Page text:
The play sometimes gets rough in the courtroom and sometimes a lawyer's verbal shot lands south of the belt.
Maybe that's what happened Wednesday to veteran Philadelphia criminal defense lawyer Nino V. Tinari, one of the lawyers defending former city Common Pleas Court Judge Willis W. Berry Jr. against criminal conflict of interest charges brought by state prosecutors.
Questioning prosecution witness Eric Eklund, an agent for the state Attorney General's office, Tinari asked in faux innocence about his employer: "That means you work for Kathleen Kane?"
It seems a guilty plea could be in the works for Sean Benschop, the operator of the excavator the morning of June 5, 2013 when an unsupported three-story brick wall toppled onto the roof of a Salvation Army thrift store in Center City, killing six and injuring 13.
Philadelphia court records show that Common Pleas Court Judge Glenn B. Bronson has set a hearing for Tuesday for a possible guilty plea by Benschop, 43, in the deadly collapse.
Benschop's attorney William Davis, could not immediately be reached for comment; neither could the prosecutors handling the case, Assistant District Atttorneys Edward Cameron and Jennifer Selber.
The question of whether convicted Catholic Church official Msgr. William J. Lynn could be in the audience when Pope Francis visits Philadelphia’s Curran-Fromhold Correctional Facility Sept. 26-27 during the church’s World Meeting of Families has been answered.
State prison officials on Tuesday confirmed that the 64-year-old Lynn -- the first church official convicted for a supervisory role over priests accused of or found to have sexually abused children – was taken from Curran-Fromhold and returned July 8 to the state prison at Waymart in Northeastern Pennsylvania.
Word that Pope Francis will visit Philadelphia’s Curran-Fromhold Correctional Facility when he is in the city Sept. 26-27 for the World Meeting of Families must have held special significance for one of the 2,760 men in the city’s largest jail.
He’s No. 1102886, also known as Msgr. William J. Lynn, the 64-year-old former Secretary for Clergy of the Roman Catholic Archdiocese of Philadelphia.
Lynn was the first church official convicted for a supervisory role over priests accused of having sexually abused children. Lynn’s conviction was a landmark in the church’s clergy sex-abuse scandal and his appeal of his child endangerment conviction has been a legal roller coaster.
The justice system often resolves the unanswered questions when someone is charged with a crime. And some cases start out murky and just get murkier.
Consider former Philadelphia cop David Wade Howard, a man with a colorful past who was charged on March 26 with witness intimidation and terroristic threats in connection with the slaying of William Blount on Easter morning in 2014.
Now, Blount’s girlfriend, 38-year-old Alisa Davis, had already been charged with murder for shooting Blount, 49, whose body was found at 8:07 a.m., April 20, 2014, in his bullet-riddled 2000 Plymouth Voyager outside Davis’ home on 18th Street in the city’s Tioga section.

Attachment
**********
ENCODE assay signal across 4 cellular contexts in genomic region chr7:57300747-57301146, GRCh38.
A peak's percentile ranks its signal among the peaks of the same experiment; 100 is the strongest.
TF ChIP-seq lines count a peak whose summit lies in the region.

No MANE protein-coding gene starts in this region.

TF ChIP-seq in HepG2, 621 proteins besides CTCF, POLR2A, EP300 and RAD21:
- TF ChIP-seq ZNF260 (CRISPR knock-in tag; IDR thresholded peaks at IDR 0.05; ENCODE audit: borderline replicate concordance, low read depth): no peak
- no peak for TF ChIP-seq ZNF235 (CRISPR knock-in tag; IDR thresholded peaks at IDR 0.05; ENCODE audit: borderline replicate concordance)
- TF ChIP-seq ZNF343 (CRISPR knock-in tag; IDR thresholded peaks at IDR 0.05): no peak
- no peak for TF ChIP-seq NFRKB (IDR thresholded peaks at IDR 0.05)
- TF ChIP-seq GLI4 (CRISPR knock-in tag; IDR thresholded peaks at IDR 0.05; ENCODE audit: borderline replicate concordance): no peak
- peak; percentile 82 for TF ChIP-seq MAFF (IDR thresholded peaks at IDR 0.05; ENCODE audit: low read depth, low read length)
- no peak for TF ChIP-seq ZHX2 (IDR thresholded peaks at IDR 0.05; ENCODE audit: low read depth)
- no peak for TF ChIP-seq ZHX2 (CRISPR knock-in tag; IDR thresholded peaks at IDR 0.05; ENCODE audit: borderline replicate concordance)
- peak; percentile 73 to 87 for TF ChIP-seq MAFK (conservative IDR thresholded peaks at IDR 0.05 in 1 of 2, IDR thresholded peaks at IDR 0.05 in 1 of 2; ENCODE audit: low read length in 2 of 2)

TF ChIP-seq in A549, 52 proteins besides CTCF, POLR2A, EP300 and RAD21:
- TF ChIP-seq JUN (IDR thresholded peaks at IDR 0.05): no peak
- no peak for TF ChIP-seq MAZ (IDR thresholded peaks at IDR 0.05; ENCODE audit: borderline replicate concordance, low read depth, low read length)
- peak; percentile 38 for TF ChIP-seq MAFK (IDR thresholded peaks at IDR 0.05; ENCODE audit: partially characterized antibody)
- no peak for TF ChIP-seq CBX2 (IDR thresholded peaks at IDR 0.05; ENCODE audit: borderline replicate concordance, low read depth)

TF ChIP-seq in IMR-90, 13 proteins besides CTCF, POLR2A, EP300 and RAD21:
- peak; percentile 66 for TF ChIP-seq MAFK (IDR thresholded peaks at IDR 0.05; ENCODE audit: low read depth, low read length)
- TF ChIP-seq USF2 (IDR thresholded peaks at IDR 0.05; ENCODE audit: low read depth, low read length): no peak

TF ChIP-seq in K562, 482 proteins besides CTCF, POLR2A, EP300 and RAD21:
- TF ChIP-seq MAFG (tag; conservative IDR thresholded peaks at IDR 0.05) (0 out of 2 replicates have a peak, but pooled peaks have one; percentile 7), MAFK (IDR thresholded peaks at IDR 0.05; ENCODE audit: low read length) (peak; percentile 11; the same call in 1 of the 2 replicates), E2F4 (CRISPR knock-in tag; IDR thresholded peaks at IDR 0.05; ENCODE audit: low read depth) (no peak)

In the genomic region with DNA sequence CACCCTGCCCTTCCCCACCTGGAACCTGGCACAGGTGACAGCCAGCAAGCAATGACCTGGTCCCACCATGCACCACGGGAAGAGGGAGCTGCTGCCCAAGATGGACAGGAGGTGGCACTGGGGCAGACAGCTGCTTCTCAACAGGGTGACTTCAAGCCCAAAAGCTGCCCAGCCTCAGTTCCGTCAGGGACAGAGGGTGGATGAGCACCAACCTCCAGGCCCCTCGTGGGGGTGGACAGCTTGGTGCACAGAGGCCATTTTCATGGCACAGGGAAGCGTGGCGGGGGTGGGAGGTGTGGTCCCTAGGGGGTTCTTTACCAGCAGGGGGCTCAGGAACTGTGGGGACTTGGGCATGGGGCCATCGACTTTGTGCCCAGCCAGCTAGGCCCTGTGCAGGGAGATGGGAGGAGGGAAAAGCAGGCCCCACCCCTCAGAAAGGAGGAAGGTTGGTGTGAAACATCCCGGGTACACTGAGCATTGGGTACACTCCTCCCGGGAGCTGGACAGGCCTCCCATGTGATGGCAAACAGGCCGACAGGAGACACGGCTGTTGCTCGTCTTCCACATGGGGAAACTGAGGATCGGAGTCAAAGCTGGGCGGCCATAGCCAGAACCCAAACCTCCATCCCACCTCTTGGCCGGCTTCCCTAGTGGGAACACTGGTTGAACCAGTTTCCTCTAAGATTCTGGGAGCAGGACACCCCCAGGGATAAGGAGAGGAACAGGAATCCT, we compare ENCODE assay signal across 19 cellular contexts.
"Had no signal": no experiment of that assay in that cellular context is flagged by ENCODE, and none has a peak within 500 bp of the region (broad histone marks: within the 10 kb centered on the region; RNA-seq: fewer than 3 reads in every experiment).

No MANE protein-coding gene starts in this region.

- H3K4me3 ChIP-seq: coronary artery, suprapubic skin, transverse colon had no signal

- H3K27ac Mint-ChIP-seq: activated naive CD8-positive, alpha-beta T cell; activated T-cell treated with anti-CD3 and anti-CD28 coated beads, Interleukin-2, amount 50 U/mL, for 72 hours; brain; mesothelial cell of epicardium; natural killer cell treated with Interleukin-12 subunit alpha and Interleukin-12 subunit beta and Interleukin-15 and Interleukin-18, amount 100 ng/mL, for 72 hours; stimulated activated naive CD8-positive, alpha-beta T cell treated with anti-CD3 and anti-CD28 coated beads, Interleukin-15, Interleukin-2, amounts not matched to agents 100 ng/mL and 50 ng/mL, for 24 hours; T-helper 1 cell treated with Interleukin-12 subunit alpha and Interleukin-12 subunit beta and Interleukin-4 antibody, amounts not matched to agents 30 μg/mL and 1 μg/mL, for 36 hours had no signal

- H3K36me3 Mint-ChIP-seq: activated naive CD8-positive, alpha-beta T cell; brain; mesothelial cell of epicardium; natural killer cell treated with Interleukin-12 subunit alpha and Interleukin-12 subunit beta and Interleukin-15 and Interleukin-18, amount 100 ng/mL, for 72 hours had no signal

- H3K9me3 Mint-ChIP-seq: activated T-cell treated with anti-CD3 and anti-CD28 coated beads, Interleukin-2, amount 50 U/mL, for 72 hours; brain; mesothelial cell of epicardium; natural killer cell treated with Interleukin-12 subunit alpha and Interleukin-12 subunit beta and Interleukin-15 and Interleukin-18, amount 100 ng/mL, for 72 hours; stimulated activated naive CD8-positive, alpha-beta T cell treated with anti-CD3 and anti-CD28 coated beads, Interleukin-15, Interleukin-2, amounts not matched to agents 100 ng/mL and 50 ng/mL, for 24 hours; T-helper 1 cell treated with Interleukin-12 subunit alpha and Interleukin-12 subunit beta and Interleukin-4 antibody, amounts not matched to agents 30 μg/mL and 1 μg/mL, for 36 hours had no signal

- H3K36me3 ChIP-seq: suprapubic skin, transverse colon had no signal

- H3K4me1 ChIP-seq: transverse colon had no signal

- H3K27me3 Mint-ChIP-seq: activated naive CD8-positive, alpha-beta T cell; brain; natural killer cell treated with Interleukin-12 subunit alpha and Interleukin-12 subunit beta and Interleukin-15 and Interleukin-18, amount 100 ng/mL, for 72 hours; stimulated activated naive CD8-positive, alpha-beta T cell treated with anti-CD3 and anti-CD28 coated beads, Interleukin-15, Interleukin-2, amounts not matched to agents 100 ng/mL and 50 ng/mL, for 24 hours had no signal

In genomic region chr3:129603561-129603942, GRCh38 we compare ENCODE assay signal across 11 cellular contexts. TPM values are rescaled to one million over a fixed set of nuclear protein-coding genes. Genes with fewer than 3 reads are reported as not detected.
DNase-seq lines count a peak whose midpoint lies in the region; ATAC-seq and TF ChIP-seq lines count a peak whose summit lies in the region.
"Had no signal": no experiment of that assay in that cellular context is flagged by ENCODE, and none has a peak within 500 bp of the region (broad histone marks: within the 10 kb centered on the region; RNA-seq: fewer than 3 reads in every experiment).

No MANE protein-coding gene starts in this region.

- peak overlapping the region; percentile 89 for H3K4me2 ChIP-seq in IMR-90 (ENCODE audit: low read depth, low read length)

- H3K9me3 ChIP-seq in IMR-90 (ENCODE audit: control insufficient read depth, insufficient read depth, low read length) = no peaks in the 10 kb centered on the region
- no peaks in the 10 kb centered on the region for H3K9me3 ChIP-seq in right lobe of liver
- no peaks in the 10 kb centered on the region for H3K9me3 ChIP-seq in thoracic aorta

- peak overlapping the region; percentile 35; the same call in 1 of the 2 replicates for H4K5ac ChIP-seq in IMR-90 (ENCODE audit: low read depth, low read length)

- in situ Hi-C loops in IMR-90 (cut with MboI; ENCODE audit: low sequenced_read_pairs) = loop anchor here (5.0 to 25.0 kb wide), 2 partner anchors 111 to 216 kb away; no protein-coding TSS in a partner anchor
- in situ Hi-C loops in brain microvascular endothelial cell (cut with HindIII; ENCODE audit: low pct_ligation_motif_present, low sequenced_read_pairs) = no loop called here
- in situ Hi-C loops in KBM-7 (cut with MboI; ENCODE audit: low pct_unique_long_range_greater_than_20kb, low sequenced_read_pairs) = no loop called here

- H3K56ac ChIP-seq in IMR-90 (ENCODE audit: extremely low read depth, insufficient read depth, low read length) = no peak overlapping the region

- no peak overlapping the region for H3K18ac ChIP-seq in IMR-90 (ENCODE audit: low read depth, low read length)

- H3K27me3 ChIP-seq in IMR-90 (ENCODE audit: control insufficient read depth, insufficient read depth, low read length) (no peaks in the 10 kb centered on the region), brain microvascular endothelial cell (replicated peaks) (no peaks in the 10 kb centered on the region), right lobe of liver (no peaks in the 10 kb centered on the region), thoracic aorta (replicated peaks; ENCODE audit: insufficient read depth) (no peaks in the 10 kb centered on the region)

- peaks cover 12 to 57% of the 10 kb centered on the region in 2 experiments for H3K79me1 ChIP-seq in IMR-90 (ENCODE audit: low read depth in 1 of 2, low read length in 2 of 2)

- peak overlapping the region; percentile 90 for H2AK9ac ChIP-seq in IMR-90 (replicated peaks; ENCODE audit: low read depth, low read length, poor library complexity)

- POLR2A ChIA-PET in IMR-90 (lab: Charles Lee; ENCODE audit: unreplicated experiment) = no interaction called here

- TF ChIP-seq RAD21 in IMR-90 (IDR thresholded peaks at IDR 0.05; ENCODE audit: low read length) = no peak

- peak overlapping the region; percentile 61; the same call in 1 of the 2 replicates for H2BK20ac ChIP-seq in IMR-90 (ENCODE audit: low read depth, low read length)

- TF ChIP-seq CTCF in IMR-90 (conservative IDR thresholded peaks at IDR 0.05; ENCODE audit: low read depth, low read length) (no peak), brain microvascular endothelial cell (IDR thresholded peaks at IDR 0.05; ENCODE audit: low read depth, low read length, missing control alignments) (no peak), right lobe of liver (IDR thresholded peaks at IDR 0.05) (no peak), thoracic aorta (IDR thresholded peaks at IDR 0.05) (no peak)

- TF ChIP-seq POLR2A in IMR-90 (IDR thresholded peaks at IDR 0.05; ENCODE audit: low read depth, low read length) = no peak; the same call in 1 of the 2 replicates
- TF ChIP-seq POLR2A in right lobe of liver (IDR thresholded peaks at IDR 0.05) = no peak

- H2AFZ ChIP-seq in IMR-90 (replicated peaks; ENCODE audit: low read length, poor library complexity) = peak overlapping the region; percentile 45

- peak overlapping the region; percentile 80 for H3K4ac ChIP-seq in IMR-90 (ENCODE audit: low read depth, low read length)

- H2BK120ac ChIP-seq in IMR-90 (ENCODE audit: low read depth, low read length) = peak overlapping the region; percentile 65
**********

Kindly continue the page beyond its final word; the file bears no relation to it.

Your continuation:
The prosecutor called it a dispute between two groups of neighborhood kids that began in elementary school and just kept going.
On Sept. 7, 2012, it took the life of 17-year-old Paris Talbert as he sat talking to a friend on a bench outside the Finley Recreation Center on East Hortter Street in East Mount Airy.
On Friday, it led to a life prison sentence without parole for his then-19-year-old killer, Saleem Snead, after a Philadelphia Common Pleas Court jury found Snead guilty of first-degree murder. The verdict carries a mandatory life prison term and Judge J. Scott O’Keefe immediately imposed the sentence.
It’s been three weeks since Msgr. William J. Lynn was sent back to prison after the state Supreme Court reinstated his 2012 conviction and sentence for child endangerment in the Catholic Church priest sex abuse scandal.
For the 64-year-old Lynn, the first church official convicted for a supervisory role over deviant clergy, it’s become a question of waiting behind bars or returning to house arrest while his lawyers continue appealing.
Thomas A. Bergstrom, Lynn’s lawyer, said Friday he plans to visit Lynn on Wednesday to discuss whether he wants to petition the Superior Court to free him on bail pending his new appeals.
The recent report about inaccurate and erroneous testimony by FBI hair analysts – in 96 percent of cases – continues to draw public interest and concern. Read article:
On Tuesday, the leadership of the U.S. House Committee on Oversight and Government Reform wrote FBI Director James Comey requesting him to provide committee members a briefing by May 22 on the preliminary findings of the ongoing review by the FBI, U.S. Justice Department, Innocence Project of New York and the National Association of Criminal Defense Lawyers.
“The scope of this catastrophe is almost impossible to believe,” reads the letter signed by committee Chairman Jason Chaffetz (R., Utah) and ranking Democrat Elijah E. Cummings, of Maryland. “Our criminal justice system – and people’s very freedom – relies on the integrity of FBI analysts’ reports and testimony. To learn that the FBI systematically provided erroneous information and biased report results in matters of life and death is shocking and obviously unacceptable.”